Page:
Posts Tagged ‘burns night’

London — By Andrea Kirkby on January 25, 2010 at 6:38 am
Filed under: burns night, featuredarticle, haggis, traditions

Beware the Haggis!

It’s Burns Night tonight, and while it’s really a Scottish thing, there will certainly be a good few Burns Night celebrations in London, both for ex-pat Scots and for anyone else who enjoys a few drinks and a good night out.

Ceremonial killing of the Haggis by a Scottish fashion victim.

What is Burns Night?

Robert Burns is to Scotland what Shakespeare is to England – the writer who sums up the country’s identity, the ‘patron poet’ as it were of the St Andrew’s Cross. Almost everyone knows phrases from his poems – ‘the best laid plans of mice and men gang aft agley’, ‘wee sleekit, cowrin’, tim’rous beastie’, or perhaps bits of  ‘Comin’ thro the Rye’ – even if they don’t know a whole poem to recite.

I have to point out Scotland has some very fine other poets, from Dunbar and Henryson in the Middle Ages to Carol Ann Duffy today. But Burns is the quintessential Scottish poet, and it’s his birthday we’ll be celebrating tonight.

And what is a haggis?

You really don’t want to know.

But I’m going to be eating one.

That’s exactly why you don’t want to know – but if you insist. Get all the bits of a sheep you don’t want to eat – heart, liver, lungs – chop’em all up, add lots of onion, oatmeal (which in my opinion is really better left for making porridge), and suet (are you getting an idea this might not be the healthiest food around?) and a few spices, stick it all back inside the sheep’s stomach, and boil it for three or four hours. To stay traditional, serve it up with neeps and tatties – mashed swedes and potatoes.

Ugh.

Exactly. Why do you think the Scots drink so much whisky? One friend of mine said after a Burns Supper “Haggis is quite nice, actually, if you wash it down with enough whisky.” I’ll take his word for it.

What’s with the guy in the kilt stabbing the haggis with a large knife?

I dare say you can eat haggis in other ways, but at Burns Suppers there’s due ceremony to be observed. The haggis is usually piped in by a Highland Piper in full regalia – kilt, bonnet and sporran, as well as tartan-covered bagpipes – and is then ceremonially sliced, a bit like a wedding cake!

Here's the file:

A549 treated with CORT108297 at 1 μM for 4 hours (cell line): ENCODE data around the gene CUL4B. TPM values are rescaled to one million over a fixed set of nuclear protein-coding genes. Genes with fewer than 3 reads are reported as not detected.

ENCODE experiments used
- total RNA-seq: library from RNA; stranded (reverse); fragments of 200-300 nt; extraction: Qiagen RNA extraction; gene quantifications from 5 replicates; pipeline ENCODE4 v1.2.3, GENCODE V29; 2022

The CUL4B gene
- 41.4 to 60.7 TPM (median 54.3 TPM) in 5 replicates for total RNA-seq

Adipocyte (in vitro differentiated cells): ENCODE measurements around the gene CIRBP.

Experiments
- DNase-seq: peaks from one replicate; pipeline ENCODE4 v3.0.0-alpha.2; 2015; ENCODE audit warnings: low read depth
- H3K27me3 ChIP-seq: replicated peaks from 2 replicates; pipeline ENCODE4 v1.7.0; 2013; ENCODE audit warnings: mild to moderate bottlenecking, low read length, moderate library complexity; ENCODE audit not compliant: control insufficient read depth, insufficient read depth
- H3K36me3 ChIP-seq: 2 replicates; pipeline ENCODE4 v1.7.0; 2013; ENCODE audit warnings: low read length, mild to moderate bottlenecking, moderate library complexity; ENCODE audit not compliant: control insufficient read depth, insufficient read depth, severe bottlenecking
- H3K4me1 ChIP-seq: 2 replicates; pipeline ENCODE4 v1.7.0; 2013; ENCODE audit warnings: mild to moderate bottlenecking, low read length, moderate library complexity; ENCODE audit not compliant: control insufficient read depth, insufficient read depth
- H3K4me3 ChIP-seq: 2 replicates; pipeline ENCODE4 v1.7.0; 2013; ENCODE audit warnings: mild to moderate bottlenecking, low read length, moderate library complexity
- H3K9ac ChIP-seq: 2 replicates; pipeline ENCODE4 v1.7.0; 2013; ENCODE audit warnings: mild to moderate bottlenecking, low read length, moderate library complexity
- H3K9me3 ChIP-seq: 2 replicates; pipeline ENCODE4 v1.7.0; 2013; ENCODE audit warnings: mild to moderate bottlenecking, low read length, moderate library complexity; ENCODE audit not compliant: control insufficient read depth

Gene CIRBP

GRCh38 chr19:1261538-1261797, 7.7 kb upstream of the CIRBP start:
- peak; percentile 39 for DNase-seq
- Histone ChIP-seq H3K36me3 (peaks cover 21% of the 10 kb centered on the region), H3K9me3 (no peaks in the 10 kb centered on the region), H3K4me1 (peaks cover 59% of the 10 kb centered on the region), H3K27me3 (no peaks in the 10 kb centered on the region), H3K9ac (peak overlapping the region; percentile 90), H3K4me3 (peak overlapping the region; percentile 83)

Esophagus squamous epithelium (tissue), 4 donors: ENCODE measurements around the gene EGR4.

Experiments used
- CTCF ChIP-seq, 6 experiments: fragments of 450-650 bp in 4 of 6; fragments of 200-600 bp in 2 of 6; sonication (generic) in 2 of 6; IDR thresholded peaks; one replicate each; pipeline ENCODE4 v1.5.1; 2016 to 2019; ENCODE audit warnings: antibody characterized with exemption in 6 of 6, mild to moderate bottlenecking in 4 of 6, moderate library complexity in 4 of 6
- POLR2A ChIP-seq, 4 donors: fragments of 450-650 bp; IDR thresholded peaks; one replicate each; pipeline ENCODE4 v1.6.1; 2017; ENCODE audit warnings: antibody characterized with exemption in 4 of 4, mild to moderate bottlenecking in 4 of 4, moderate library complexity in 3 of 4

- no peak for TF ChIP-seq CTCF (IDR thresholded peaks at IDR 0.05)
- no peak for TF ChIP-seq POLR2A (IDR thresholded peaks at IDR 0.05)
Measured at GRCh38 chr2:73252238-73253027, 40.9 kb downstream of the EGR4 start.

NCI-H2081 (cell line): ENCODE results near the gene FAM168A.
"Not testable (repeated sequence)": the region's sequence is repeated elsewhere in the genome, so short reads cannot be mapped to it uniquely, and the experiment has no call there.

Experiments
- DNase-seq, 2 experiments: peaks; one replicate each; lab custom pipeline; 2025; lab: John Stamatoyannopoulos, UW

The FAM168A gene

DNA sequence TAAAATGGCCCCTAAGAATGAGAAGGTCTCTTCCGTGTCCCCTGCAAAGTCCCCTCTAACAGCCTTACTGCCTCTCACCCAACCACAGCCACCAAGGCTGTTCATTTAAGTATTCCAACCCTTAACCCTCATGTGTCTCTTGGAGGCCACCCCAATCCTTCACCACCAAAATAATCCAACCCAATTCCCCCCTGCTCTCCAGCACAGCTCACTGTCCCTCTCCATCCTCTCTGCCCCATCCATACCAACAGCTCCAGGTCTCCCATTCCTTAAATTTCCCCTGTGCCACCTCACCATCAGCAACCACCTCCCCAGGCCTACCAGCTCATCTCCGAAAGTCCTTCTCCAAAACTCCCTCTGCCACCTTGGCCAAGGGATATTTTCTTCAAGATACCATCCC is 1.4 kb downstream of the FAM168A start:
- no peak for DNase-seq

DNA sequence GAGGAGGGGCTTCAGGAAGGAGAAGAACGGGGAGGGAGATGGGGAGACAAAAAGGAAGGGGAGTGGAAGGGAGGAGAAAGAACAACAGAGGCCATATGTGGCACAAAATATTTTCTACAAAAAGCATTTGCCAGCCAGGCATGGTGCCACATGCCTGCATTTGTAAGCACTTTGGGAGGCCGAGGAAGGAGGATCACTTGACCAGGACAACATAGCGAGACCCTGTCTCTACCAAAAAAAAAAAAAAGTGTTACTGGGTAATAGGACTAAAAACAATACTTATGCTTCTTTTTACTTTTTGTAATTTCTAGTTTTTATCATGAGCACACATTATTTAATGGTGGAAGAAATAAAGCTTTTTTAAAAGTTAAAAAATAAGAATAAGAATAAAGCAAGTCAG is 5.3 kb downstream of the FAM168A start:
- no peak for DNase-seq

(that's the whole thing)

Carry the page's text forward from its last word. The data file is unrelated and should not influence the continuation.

The ceremony also includes Burns’s ‘Ode to a Haggis’ – or rather, to give its correct title, ‘Address to a haggis’, which begins: “Fair fa’ your honest, sonsie face, Great chieftain o’ the puddin-race!”

Are there any vegetarian options?

Fortunately, there are – and I shall definitely be taking one. Most of them use peas and beans, sometimes nuts, and often a mixture of other vegetables, to create a veggie alternative. Which, though I’m a meat-eater, I find far more palatable than the ‘real’ thing.

Another ‘different’ version has been formulated at Papillon [map], a Chelsea brasserie. It uses confit pork belly and beef fillet with foie gras and black truffles – definitely a gastro version, but possibly not one that the Scots would recognise.

Are there any other uses for a haggis?

Yes, a sport which personally I find extremely appealing – far more so than eating one – is haggis hurling. The world record is more than 180 feet.

Okay, where can I go for Burns night in London?

You’re a bit late to book into one of the Burns Suppers, but most of the Scottish pubs in the capital will be celebrating. I’d recommend one of the following:

  • Boisdale of Belgravia [map] with a very traditional Scottish ambience – tartan, stags’ heads, loads of whiskies;
  • The Rob Roy, Sale Place [map], a real Scottish pub that’s kept its traditional name and clientele, and is the home of Aberdeen FC supporters in London – FREE haggis tonight!

Photo by Ninett on flickr

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